And here we are, the final Dee Henderson book! It’s been a long and interesting journey, one that I began just because I wanted to read this book, which was generously provided to me by the publisher, Bethany House. While I definitely appreciate the book, their gift doesn’t impact my review.
This is the second book with Evie Blackwell as the main character; we met her in Traces of Guilt. This book opens a few months later with the newly appointed Missing Persons Cold Case Task Force (I’m sure they have a shorter, catchier name, but I don’t remember it) taking on their first official set of cases. There are several members of the task force, but our story really only deals with one other member, David. His missing person is from the same area as Evie’s, so they set up shop together, and even though each of them is primarily focused on his or her own case, they swap ideas and information throughout.
David’s missing person is a private investigator, while Evie’s is a college student. Overall, it felt like Henderson did a good job balancing the two cases – they touch, but aren’t dependent on each other. David and Evie have a good relationship; they were already acquaintances, but now they are working together and even though their work styles are different, they balance. There’s not even a whiff of romance between them; both are involved in serious, steady relationships elsewhere, which makes their friendship more relaxed and comfortable.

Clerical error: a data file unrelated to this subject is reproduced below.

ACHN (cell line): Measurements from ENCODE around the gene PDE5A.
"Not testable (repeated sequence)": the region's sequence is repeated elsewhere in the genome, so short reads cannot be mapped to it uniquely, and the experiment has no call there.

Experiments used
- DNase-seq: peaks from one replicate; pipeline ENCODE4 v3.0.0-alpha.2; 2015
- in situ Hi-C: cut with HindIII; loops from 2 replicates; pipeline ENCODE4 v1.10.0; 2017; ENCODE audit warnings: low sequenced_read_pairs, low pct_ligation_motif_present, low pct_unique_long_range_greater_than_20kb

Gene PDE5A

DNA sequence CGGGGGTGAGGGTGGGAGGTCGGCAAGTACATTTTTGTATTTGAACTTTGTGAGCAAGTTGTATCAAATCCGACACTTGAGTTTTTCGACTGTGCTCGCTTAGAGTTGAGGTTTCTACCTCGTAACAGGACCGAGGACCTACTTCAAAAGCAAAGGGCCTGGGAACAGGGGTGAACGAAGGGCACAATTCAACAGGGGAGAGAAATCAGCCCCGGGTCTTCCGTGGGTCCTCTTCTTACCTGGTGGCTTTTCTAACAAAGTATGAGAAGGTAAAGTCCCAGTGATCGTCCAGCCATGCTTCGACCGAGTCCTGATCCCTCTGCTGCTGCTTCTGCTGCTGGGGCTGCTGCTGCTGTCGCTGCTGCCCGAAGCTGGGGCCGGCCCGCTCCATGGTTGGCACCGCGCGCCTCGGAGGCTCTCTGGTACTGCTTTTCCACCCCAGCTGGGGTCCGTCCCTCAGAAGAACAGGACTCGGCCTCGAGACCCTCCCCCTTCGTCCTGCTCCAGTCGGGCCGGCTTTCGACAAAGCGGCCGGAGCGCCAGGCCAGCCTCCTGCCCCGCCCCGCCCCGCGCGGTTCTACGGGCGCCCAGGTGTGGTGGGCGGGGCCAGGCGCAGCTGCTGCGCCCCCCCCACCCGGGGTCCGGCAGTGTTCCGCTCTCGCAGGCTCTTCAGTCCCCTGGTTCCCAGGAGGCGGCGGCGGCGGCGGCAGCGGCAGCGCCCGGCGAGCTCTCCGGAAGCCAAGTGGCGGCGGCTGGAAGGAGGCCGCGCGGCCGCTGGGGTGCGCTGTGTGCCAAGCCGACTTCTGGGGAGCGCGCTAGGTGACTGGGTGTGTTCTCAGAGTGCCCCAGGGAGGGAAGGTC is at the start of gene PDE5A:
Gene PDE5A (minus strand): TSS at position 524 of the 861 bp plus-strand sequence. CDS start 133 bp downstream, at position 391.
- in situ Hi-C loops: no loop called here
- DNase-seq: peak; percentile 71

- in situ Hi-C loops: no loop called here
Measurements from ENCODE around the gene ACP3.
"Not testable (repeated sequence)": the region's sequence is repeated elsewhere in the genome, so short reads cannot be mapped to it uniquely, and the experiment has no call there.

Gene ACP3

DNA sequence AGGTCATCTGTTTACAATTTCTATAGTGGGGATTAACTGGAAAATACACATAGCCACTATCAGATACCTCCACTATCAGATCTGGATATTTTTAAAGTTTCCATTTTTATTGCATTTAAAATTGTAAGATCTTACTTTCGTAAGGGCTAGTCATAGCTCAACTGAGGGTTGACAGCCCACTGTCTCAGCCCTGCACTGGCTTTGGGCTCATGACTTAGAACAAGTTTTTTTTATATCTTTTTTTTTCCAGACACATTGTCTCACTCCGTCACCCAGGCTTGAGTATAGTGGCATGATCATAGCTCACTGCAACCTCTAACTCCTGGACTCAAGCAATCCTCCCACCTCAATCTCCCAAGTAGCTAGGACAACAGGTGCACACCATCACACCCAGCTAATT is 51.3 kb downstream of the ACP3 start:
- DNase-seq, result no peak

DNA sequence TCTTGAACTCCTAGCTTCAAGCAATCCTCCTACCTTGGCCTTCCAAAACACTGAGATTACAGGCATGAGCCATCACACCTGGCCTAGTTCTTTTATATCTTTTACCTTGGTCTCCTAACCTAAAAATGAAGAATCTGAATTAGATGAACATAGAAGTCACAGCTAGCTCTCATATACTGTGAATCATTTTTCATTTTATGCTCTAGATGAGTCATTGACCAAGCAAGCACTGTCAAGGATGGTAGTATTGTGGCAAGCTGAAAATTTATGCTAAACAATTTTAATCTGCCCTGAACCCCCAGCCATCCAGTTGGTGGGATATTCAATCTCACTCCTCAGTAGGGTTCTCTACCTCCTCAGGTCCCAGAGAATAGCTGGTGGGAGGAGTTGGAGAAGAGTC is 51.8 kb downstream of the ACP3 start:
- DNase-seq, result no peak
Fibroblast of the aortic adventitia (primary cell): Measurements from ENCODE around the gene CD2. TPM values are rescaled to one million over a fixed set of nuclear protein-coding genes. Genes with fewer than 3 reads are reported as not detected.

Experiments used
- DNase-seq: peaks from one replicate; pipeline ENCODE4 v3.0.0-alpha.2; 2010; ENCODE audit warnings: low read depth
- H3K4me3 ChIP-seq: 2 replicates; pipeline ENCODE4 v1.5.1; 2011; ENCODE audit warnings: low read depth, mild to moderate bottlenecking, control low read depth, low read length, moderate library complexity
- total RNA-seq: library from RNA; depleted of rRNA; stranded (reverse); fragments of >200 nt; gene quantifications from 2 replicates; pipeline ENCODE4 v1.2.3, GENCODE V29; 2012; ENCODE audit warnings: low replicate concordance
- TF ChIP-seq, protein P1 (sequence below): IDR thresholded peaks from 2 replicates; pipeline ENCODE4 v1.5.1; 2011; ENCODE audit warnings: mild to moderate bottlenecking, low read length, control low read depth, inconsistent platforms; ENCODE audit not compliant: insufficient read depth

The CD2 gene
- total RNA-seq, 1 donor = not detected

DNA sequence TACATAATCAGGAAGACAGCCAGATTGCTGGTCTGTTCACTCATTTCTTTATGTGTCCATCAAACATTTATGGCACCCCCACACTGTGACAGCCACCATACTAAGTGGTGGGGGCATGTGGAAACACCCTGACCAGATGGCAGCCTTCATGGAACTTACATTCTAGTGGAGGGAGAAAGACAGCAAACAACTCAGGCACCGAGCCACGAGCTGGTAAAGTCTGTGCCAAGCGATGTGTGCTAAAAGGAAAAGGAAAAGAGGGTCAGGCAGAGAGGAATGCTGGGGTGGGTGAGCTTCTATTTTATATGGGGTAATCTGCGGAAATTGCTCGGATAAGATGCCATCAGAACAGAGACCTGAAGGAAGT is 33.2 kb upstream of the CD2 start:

There are definitely quite a few coincidences that crop up when the plot needs a nudge (although nothing quite as bad as Perfect Ann’s sweeping conclusion in the last book), and the ending wasn’t a complete cop-out, although it could have been a little tighter.
As always, Henderson handles the religious/Christian aspect of her stories really well. I know I’ve been busy complaining about a lot of her other books and haven’t touched on this much, but she’s one of the few people who writes Christians in a way that feels genuine and honest. They aren’t perfect people and they aren’t hypocritical puppets; they’re just realistic individuals who have made a commitment and are doing their best to follow it. Conversations on the topic always feel natural and very rarely verge into the preachy.
All in all, Threads of Suspicion was a solid read that left me feeling like I actually will pick up Henderson’s next book, especially if Evie makes a reappearance. I’ve had my ups and and a lot of downs with Henderson’s more recent novels, but this one is a good addition to her bibliography. 3.5/5 and recommended.
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